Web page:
In a surprising turn of events, Google has admitted that its mind-boggling Gemini AI demo video, showcasing the capabilities of its new multimodal model, wasn’t entirely real. The revelation has raised questions about the readiness of Gemini AI for public use and echoes past controversies surrounding Google’s demo videos.
On Wednesday, Google introduced Gemini AI, its powerful multimodal model, through a demo video that left viewers in awe. The video demonstrated Gemini’s ability to understand and respond to real-time prompts, combining text and image cues seamlessly. However, Bloomberg’s Parmy Olsen uncovered that the demo wasn’t as authentic as it seemed.
Google has confessed to editing the demo video, specifically reducing latency and shortening Gemini’s outputs for brevity. Contrary to the video’s portrayal, the live demonstration didn’t involve real-time voice interaction between the human user and the AI. The discrepancies between the video and the actual capabilities of Gemini have led to concerns about the transparency of Google’s presentation.
In reality, the live demonstration relied on still image frames from the footage, with instructions provided through text prompts. The lack of voice interaction and the use of carefully tuned text prompts have made the video appear underwhelming compared to the initially jaw-dropping demonstration.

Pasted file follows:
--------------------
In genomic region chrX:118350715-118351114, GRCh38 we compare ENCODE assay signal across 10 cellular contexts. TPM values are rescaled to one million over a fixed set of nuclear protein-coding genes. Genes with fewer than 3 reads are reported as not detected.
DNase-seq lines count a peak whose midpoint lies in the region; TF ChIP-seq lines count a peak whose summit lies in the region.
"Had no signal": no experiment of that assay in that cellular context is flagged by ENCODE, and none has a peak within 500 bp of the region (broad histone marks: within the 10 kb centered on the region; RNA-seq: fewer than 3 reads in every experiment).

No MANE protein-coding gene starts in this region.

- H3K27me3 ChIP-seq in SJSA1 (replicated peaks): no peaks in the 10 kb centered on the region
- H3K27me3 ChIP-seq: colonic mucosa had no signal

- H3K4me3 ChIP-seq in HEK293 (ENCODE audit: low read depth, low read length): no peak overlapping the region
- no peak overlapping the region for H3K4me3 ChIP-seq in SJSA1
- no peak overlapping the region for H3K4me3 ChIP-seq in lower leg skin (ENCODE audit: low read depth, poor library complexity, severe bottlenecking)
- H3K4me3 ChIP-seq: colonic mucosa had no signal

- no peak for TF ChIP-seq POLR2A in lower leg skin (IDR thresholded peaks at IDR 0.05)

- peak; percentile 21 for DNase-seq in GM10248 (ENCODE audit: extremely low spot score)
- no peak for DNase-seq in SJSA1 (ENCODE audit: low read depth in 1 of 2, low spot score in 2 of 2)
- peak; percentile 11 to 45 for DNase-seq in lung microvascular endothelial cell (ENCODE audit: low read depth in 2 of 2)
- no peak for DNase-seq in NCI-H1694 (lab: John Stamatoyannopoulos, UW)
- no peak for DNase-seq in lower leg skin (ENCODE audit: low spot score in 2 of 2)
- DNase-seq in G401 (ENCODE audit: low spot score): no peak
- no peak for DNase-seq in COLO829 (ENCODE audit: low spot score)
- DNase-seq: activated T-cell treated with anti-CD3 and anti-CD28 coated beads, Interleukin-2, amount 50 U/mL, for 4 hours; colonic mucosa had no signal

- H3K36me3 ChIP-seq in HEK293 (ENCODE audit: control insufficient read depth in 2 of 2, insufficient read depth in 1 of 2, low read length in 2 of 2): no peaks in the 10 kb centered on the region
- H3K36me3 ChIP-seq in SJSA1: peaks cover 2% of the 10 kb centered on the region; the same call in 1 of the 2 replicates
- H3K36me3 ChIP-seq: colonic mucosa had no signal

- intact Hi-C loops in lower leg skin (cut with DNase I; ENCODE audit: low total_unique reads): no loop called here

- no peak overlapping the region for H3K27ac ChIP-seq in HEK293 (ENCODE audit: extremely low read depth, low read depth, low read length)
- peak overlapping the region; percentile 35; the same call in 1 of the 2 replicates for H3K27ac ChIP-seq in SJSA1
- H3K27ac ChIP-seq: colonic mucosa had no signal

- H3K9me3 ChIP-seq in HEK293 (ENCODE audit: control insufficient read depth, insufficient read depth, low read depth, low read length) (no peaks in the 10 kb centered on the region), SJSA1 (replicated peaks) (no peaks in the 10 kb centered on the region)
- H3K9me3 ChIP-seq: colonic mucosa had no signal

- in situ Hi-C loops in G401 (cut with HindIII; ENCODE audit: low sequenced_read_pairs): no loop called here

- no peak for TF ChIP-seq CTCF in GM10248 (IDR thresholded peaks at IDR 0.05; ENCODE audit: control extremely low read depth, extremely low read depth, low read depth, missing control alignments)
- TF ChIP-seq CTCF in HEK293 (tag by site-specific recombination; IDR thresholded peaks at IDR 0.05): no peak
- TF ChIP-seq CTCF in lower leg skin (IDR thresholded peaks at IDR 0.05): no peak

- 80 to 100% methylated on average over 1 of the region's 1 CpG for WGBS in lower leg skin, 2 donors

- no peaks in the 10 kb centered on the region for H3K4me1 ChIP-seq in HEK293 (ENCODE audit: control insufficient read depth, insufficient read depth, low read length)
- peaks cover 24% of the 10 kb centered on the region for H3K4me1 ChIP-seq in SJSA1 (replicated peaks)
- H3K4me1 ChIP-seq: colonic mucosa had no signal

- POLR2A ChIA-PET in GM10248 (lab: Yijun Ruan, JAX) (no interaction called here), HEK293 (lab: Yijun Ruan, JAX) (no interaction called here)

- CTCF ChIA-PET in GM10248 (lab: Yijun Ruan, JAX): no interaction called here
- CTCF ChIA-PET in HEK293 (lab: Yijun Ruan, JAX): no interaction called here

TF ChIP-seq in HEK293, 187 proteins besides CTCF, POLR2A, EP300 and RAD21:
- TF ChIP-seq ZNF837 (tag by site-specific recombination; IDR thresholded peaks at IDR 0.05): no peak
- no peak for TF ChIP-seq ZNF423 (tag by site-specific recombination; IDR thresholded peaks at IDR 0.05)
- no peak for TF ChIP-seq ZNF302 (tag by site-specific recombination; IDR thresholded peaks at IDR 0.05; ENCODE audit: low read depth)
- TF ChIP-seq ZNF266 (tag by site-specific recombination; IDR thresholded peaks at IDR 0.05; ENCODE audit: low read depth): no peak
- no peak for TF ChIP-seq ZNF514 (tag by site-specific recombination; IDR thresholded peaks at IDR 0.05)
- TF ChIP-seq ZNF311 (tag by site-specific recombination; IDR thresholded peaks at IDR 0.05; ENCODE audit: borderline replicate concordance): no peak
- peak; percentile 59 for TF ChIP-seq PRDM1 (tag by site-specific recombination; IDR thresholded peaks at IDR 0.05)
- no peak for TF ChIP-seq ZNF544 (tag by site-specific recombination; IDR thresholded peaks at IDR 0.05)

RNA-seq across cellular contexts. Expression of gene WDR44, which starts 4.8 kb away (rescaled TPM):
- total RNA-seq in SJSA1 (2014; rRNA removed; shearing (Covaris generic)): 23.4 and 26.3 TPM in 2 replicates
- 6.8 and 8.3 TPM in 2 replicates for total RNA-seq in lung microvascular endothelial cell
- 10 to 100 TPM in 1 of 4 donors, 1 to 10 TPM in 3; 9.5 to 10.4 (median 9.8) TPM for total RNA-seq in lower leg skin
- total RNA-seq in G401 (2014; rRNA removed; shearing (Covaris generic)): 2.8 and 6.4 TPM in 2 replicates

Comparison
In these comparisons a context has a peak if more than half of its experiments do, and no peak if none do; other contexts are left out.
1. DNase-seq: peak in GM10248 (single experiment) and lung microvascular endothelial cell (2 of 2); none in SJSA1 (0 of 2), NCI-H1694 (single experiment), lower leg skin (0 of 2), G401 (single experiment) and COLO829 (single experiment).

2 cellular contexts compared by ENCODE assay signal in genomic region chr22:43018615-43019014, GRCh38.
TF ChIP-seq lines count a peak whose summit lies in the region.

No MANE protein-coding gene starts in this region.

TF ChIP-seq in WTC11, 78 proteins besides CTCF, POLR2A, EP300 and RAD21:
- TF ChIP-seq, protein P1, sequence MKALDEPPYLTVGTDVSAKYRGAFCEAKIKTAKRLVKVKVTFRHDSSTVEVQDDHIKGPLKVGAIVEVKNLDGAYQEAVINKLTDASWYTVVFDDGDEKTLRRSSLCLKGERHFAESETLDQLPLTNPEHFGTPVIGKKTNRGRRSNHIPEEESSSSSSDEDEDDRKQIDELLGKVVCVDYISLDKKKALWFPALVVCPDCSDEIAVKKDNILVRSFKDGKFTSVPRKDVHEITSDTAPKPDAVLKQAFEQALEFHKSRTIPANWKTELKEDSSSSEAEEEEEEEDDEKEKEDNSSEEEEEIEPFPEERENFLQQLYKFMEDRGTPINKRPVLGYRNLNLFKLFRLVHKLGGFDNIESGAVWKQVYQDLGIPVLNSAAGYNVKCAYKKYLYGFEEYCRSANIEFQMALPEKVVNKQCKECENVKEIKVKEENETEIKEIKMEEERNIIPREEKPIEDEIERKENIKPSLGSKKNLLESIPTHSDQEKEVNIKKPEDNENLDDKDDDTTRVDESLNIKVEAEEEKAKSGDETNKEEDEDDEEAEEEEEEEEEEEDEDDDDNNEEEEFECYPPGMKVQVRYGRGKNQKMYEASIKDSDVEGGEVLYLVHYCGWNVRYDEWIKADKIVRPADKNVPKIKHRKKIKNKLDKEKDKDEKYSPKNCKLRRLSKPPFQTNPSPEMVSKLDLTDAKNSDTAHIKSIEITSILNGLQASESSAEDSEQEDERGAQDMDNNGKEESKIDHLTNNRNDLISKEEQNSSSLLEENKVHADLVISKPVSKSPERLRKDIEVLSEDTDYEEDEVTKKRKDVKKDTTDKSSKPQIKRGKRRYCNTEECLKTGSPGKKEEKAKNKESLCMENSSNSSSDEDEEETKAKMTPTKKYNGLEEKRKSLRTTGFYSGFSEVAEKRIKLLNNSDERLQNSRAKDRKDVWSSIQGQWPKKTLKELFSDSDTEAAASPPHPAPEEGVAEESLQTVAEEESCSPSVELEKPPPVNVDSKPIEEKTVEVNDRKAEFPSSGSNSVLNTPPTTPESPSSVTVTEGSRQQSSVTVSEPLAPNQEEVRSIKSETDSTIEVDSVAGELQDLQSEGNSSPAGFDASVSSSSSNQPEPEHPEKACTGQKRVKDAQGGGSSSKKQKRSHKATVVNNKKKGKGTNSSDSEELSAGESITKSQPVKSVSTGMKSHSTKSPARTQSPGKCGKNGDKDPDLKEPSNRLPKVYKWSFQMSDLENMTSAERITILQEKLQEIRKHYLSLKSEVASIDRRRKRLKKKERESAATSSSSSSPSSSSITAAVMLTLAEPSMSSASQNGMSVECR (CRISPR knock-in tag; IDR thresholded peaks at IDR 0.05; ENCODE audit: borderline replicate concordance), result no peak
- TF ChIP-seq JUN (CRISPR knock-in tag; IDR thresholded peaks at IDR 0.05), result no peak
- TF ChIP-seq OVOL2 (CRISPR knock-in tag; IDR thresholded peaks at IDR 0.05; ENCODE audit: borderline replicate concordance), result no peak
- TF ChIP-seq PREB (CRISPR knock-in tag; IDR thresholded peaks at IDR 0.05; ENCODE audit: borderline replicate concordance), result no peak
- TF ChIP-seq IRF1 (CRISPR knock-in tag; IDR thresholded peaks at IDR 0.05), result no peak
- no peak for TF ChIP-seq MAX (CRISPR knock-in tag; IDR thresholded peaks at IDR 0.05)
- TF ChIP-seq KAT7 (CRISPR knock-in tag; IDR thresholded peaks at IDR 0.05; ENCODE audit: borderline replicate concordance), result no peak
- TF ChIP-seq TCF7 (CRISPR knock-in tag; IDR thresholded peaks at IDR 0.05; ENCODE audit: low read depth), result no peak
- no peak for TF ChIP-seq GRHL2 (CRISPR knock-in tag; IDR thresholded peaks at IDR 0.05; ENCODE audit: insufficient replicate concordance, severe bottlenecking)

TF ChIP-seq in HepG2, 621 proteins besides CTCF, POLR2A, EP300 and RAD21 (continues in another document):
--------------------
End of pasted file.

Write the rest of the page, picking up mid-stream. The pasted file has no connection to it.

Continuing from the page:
Oriol Vinyals, co-lead of Gemini at Google, defended the video in a post on X, stating, “All the user prompts and outputs in the video are real, shortened for brevity. The video illustrates what the multimodal user experiences built with Gemini could look like. We made it to inspire developers.” However, this statement has been met with scepticism, with users highlighting the lack of transparency and the misleading nature of the video.
This incident draws parallels to Google’s past controversies, including the Google Duplex demo at Google I/O 2018. The Gemini AI video, like the Duplex demo, has faced criticism for potentially misleading viewers about the real-time capabilities of the technology.
Gemini, touted as Google’s response to ChatGPT from OpenAI, was initially perceived as a major step forward. However, the controversy surrounding the demo has led to a reevaluation of Gemini’s breakthrough status. The video’s staged nature has cast doubts on the extent of Gemini’s advancements compared to ChatGPT.
Google’s admission of edits in the Gemini AI demo video has stirred controversy, reminiscent of past incidents. The incident prompts a critical examination of the AI industry’s competitive landscape, raising questions about the transparency and readiness of emerging technologies for public use. As Gemini faces scrutiny, the broader implications on public trust in AI development and demonstrations are yet to unfold.
Here’s a look at the video. Preeeetty sweet, though only if it was actually what it is.